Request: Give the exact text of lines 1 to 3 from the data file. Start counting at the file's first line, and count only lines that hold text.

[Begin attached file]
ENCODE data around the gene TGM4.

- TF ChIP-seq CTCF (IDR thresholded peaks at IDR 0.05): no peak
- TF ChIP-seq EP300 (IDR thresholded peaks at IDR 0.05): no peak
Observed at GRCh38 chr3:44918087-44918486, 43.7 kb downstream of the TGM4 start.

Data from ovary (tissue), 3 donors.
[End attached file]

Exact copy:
ENCODE data around the gene TGM4.

- TF ChIP-seq CTCF (IDR thresholded peaks at IDR 0.05): no peak
- TF ChIP-seq EP300 (IDR thresholded peaks at IDR 0.05): no peak